1. Dairy

Milk and milk products are allowed on a low-carb diet such as the Atkins diet but some options will be healthier than others. Stay away from flavored milk because it is high in sugar; one cup has almost 12 grams of carbs.

When you’re at the grocery, look for these options instead:

  • Full-fat milk and cream

  • Butter

  • Cottage cheese

  • Sour cream

  • Cheeses

  • Ricotta

  • Sugar-free yogurt

 

  1. Beverages

While water is essential, Atkins Phase 1 allows the following beverages for when you want to change things a little:

  • Flavored Zero-Calorie Seltzer Water

  • Diet Soda

  • Club Soda

  • Coffee

  • Tea

  • Kombucha

  • Water with lemon or lime

  • Coffee

  • Iced or hot Teas

 

  1. Cheese

You can add these delicious cheeses on a salad or just use them as a snack because they are all Atkins Phase 1 approved.

  • Blue

  • Cheddar

  • Goat cheese

  • Cream Cheese

  • Feta

  • American cheese

  • Gouda

  • Mozzarella

  • Parmesan

  • Swiss

  1. Non-starch Vegetables and Fruits

Always keep your head up for fresh herbs like basil, parsley, cilantro, mint, and oregano, which you can use to add flavor to meals and drinks.

Fruits are quite tricky on the Atkins Diet. Some fruits can have 15 grams of carbohydrates per serving. My go-to option here is watermelon, which has only 7g of carbs per serving of 100g and is filling.

When you’re choosing “produce”, search for berries and melons which are the fruits lowest in sugar.

Other options that you can eat are:

  • Blueberries – 83 calories with 21g of carbs per 1 cup

  • Raspberries – 10 calories with 2.3g of carbs per 10 raspberries

  • Strawberries – 70 calories with 17g of carbs per 8 medium strawberries

  • Cantaloupe or honeydew melon – 50 calories with 12g of carbs per 130g

For example, sweet cherries, apples, and bananas range from 100-140 calories and 26 to 36 grams of carbs.

This review published in 2018 shows that diets rich in dark leafy greens may help lower your risk for many chronic diseases like heart attack, stroke, and even some types of cancer.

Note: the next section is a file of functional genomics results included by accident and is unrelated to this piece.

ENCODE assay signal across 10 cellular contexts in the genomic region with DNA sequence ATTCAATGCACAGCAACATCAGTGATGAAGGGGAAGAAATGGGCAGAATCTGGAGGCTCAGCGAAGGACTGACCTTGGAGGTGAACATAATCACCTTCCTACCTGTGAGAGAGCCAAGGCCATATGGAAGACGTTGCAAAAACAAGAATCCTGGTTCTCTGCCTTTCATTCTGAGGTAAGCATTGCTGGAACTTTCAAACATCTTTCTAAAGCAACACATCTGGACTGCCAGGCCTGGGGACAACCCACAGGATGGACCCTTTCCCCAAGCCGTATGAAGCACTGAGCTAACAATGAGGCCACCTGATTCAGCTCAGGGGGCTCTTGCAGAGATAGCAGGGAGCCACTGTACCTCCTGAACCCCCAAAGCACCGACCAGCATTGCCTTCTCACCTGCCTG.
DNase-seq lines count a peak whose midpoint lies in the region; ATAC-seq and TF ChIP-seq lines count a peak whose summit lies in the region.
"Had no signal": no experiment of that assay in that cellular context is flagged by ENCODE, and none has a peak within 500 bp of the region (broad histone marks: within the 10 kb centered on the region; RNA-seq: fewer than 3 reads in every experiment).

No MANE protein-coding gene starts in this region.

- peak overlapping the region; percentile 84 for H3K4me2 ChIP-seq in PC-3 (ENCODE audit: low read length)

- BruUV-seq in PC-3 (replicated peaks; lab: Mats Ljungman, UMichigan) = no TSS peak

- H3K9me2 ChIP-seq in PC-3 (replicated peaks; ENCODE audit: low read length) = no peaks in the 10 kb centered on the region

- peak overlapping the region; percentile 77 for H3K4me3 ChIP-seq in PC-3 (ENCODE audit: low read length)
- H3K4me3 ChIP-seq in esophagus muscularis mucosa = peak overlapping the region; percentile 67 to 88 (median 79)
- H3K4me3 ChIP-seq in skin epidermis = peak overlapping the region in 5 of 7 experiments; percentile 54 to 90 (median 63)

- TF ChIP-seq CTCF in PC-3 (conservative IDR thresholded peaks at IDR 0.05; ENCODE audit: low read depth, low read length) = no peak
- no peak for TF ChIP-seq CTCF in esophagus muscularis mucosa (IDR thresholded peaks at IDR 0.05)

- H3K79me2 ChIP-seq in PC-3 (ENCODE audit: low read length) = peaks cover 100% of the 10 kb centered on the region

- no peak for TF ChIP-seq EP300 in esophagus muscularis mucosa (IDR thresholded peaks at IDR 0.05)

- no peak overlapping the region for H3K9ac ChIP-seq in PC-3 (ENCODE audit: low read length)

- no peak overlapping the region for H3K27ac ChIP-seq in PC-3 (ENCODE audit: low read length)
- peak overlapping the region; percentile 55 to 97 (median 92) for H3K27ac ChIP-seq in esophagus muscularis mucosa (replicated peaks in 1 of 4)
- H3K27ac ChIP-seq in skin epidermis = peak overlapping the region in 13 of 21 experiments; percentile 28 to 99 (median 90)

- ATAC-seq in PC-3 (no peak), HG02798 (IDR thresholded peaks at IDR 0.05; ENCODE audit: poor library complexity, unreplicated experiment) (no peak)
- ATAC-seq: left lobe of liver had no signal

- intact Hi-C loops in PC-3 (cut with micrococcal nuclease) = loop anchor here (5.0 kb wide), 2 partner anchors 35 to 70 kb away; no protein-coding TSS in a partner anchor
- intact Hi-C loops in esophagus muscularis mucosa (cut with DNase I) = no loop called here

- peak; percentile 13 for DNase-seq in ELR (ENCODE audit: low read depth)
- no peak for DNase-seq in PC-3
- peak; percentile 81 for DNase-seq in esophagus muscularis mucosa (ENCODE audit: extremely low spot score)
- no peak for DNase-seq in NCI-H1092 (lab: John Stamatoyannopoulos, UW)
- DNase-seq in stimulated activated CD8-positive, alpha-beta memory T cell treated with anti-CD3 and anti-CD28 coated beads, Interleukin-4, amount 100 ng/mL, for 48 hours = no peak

Here are some of the options you can rely on:

  • Arugula

  • Lettuce

  • Spinach

  • Swiss chard

  • Kale

  • Mustard greens

  • Green beans

  • Tomatoes

  • Zucchini

  • Summer squash

  • Peppers

  • Eggplant

  • Artichokes

  1. Side Dishes

  • Broccoli

  • Eggplant

  • Brussels Sprouts

  • Okra

  • Snow Peas

  • Collard Greens

 

Bottom Line: This is a basic list of all fundamental foods that you need when following the Atkins Diet.

In Chapter 9 you will learn how to convert these products into delicious meals but now, let’s take a look into a chapter that workouts junkies will find interesting.

CHAPTER 7:

Atkins Diet And Workouts

workouts and Atkins

Atkins Diet And Workouts​

Increasing your daily activity and following the Atkins program is a win-win decision. And knowing what to eat before and after a workout is as important as it sounds.

Everyone knows that exercise is good. But let’s take a moment to analyze the pros of working out on the Atkins diet. Regular physical activity does a couple of things:

  • Builds and maintains healthy muscles, bones, and joints
  • Enhances work, recreation, and sport performance
  • Improves psychological well-being
  • Decreases depression and anxiety
  • Decreases or maintains body weight or body fat (when coupled with a diet like the Atkins)
  • Decreases the risk of developing heart disease
  • Decreases high blood pressure or the risk of developing high blood pressure
  • Decreases high cholesterol or the risk of developing high cholesterol
  • Decreases the risk of developing diabetes
  • Improves sleep quality
  • Boosts your energy

To sum up, adding exercise to your program is awesome. While exercise in itself is good, it helps to learn how the different foods you eat on Atkins affect your physical performance.

Yet, on the downside, you won’t have much energy when you eat low carbs and are in ketosis.

In the first few days, you will feel like your energy levels are nowhere to be found but stick to that phase! Every beginning is tough. However, in later phases, you will feel more energetic when you start eating more carbs.

As far as we know typical physical activities like walking and jogging are good for our health but that’s not enough. Merging physical daily activity with strength training can be beneficial for a lot of people.

And if you are the typical workout junkie like me, you know these things. However, if you are the type of person that has never been to the gym, now would be the perfect time to make this step!

Your body reacts positively to physical activity in ways that have really important effects on cardiovascular, musculoskeletal, respiratory, and endocrine systems.

You already know that exercise has a positive impact on brain function and mood – I would even say that it is as effective against depression as some medications.

Systematic physical activity may reduce both depression and anxiety, improve mood, and increase the ability to perform daily tasks well into old age.

So, how exactly can lifting weights make me lose weight and maintain it for long?

Aerobics exercises like cycling and walking, swimming, and jogging alone aren’t enough. It certainly isn’t enough for weight loss, and it’s also not enough to produce optimal health and longevity. Here’s why:

Your body burns calories and fat in tiny structures in the cell called the mitochondria. And mitochondria are found primarily in your muscle cells.